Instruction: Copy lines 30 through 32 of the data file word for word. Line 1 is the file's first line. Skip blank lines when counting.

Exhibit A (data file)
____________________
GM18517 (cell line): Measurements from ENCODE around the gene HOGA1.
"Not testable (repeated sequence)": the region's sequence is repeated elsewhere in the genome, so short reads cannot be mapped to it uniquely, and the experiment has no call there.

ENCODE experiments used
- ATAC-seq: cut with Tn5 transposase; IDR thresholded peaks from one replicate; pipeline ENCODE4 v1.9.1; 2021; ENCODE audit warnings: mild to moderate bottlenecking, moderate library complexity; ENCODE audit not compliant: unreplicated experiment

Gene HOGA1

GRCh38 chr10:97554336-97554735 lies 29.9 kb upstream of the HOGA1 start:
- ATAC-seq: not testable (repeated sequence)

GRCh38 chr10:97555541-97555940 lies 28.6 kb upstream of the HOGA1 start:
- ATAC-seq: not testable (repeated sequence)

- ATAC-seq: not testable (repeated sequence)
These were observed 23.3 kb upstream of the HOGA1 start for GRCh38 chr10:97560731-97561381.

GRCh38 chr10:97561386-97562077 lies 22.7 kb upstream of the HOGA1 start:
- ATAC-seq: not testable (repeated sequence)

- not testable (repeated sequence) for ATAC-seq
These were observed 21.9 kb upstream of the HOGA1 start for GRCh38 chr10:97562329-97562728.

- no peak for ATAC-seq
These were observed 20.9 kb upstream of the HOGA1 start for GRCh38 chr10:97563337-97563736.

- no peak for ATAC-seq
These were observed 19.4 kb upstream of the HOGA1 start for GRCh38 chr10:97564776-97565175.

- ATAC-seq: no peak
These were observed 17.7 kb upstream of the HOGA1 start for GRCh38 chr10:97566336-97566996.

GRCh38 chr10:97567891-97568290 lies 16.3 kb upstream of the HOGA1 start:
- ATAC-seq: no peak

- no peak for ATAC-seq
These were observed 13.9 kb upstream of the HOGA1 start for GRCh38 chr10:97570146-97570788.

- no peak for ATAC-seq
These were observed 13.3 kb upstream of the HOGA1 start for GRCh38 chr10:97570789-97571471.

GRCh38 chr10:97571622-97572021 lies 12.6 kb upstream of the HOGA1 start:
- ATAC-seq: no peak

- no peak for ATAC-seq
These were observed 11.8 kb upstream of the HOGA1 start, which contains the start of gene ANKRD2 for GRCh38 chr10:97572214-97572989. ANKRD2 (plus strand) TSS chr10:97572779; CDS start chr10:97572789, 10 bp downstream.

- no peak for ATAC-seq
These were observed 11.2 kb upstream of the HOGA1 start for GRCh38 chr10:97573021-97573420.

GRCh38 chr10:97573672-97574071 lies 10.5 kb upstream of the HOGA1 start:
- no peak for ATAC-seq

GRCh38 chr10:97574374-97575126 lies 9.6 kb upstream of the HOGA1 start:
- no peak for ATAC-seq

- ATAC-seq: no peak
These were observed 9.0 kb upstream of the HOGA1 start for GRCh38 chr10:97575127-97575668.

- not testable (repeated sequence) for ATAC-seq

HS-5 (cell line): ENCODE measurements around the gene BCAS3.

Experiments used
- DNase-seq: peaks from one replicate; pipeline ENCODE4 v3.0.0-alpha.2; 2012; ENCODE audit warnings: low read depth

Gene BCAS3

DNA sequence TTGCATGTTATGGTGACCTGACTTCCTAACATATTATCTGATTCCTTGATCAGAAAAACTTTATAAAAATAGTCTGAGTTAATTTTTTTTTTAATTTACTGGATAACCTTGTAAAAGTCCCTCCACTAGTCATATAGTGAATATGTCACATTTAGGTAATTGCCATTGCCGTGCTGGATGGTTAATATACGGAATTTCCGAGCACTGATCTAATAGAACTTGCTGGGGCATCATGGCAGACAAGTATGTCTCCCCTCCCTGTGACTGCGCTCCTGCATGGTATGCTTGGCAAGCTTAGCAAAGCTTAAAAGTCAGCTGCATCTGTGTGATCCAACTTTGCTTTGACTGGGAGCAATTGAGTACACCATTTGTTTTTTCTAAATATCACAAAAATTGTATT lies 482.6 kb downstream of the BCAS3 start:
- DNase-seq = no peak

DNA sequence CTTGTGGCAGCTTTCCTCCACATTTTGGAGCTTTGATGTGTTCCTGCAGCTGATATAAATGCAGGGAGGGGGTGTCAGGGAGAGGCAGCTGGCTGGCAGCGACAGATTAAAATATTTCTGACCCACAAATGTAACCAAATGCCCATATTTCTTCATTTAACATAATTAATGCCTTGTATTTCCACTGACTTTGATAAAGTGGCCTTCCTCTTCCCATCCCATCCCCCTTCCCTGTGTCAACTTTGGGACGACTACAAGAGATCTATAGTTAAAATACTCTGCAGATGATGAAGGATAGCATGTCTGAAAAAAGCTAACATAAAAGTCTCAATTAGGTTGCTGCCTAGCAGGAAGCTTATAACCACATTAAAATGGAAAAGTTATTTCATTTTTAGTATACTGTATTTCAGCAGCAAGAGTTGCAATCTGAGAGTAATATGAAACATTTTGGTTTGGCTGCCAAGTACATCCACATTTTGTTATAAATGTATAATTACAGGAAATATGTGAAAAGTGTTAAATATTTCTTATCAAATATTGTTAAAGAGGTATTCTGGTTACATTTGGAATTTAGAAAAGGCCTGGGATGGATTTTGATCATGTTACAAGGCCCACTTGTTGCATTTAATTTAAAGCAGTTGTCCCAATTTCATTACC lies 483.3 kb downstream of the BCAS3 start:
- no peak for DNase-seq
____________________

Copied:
- no peak for ATAC-seq
These were observed 11.8 kb upstream of the HOGA1 start, which contains the start of gene ANKRD2 for GRCh38 chr10:97572214-97572989. ANKRD2 (plus strand) TSS chr10:97572779; CDS start chr10:97572789, 10 bp downstream.

- no peak for ATAC-seq